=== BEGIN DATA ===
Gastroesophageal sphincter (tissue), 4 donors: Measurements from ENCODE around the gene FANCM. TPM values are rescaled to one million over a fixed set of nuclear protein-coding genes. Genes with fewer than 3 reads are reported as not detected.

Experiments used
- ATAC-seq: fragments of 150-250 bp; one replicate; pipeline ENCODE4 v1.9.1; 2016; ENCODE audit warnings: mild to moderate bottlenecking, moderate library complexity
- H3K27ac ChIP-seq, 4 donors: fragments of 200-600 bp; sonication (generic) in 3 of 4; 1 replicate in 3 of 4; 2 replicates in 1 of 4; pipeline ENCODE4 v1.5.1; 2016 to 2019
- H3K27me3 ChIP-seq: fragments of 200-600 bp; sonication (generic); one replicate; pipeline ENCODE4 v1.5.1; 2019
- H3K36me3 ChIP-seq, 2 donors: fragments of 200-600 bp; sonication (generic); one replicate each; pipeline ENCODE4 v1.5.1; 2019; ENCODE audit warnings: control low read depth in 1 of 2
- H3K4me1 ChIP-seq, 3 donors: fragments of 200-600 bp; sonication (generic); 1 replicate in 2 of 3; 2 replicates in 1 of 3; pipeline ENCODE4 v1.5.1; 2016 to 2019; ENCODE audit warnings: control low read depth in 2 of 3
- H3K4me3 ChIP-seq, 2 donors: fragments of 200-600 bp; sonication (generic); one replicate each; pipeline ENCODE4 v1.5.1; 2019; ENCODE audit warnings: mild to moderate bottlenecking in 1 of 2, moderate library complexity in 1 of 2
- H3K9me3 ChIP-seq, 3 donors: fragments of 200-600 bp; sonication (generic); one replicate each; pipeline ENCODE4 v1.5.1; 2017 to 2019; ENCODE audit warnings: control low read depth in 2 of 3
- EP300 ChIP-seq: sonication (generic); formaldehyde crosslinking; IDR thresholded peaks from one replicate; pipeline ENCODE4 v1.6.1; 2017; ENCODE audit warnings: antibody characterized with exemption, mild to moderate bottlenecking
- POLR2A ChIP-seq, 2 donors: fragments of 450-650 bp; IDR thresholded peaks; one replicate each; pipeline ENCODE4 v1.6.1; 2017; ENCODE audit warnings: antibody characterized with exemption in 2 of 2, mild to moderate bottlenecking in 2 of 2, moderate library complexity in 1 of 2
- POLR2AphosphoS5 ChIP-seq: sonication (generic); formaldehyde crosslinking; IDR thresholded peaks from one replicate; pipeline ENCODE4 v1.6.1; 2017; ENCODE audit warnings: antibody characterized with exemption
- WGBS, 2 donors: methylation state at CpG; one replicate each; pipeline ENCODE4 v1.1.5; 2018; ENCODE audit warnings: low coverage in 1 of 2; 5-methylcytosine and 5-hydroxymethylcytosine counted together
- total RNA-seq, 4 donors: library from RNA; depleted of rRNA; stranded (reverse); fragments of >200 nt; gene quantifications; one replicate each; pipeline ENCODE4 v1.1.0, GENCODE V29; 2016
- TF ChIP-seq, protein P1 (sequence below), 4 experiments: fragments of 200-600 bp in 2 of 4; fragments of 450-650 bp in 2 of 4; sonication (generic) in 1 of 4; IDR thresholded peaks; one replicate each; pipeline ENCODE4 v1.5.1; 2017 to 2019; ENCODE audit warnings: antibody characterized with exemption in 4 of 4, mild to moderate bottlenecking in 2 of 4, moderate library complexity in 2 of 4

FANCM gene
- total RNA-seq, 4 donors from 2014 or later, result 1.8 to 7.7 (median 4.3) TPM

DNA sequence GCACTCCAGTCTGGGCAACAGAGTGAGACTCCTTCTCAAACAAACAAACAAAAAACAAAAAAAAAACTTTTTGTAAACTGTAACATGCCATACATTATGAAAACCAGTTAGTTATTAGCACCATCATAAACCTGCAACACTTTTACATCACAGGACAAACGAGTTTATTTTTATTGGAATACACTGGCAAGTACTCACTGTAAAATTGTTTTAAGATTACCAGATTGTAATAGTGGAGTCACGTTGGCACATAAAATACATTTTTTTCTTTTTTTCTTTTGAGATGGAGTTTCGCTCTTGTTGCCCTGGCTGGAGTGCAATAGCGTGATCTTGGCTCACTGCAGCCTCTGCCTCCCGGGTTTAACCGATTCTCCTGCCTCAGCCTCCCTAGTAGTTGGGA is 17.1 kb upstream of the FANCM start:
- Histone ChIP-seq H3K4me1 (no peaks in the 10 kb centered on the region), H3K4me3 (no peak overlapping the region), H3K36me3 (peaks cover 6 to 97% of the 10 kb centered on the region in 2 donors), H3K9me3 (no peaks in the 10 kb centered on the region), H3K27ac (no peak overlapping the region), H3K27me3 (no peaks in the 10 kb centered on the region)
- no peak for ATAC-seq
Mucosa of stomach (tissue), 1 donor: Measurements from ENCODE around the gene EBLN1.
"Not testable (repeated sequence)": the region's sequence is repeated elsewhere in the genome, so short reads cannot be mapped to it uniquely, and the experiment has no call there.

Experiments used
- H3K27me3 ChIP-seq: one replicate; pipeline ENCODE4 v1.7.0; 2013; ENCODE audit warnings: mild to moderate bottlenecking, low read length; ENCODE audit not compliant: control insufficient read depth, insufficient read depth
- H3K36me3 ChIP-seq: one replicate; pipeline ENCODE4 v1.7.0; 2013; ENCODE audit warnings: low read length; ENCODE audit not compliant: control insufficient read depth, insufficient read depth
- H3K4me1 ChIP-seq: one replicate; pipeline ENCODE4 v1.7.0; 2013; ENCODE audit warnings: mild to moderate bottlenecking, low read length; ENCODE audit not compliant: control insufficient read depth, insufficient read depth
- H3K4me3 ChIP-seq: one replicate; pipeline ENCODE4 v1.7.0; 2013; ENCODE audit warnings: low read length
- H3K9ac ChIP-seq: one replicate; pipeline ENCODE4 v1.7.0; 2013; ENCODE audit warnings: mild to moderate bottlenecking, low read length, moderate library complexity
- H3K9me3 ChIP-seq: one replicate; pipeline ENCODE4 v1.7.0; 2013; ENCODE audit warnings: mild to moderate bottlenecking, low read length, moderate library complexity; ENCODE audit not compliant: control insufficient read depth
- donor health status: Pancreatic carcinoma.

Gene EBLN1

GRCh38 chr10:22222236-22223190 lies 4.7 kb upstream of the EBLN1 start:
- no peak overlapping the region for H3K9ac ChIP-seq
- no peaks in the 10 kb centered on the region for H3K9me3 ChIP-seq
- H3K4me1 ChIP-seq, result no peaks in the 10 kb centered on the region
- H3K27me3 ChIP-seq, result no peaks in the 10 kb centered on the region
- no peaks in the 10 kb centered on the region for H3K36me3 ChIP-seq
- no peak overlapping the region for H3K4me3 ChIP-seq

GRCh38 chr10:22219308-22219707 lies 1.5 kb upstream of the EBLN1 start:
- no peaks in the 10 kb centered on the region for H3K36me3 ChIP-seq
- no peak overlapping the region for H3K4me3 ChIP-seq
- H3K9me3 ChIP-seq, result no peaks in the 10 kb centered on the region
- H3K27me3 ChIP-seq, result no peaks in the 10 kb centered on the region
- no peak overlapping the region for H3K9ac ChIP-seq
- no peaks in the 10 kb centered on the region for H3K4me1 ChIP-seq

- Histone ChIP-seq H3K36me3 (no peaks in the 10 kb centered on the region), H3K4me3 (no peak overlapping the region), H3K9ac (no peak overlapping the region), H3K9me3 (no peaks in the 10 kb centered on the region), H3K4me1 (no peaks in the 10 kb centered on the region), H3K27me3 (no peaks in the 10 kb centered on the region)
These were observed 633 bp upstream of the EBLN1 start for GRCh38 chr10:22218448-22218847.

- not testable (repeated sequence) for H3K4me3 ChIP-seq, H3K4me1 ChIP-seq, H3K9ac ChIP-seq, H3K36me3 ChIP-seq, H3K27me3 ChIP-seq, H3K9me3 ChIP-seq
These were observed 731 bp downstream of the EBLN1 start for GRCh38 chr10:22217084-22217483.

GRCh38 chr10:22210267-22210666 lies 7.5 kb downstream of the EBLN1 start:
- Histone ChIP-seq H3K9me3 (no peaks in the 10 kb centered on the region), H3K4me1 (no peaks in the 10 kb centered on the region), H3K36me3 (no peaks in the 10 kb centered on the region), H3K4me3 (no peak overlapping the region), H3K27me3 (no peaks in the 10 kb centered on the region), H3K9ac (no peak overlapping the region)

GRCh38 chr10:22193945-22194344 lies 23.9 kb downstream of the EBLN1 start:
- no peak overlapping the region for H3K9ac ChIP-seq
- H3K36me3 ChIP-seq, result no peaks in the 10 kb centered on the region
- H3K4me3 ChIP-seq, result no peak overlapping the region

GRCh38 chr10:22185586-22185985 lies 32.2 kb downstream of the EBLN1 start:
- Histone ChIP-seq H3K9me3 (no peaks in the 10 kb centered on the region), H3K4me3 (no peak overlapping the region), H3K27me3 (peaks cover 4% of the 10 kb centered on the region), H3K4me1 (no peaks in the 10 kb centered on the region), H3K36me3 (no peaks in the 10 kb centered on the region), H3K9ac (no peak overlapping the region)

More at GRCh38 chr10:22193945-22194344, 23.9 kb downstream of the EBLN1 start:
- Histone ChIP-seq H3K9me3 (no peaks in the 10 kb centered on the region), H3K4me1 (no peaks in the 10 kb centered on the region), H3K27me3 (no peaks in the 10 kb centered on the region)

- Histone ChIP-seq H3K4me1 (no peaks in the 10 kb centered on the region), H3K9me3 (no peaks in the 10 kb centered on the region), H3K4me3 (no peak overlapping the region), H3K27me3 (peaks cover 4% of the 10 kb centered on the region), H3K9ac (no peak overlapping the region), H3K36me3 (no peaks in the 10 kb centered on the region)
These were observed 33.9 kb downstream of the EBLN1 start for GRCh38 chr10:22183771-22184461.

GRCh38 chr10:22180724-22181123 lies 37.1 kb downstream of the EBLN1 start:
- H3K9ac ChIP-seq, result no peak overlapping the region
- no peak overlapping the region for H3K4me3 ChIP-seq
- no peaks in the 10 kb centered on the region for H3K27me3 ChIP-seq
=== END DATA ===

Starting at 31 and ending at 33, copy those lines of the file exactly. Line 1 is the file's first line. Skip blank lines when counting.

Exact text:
Gene EBLN1

GRCh38 chr10:22222236-22223190 lies 4.7 kb upstream of the EBLN1 start:
- no peak overlapping the region for H3K9ac ChIP-seq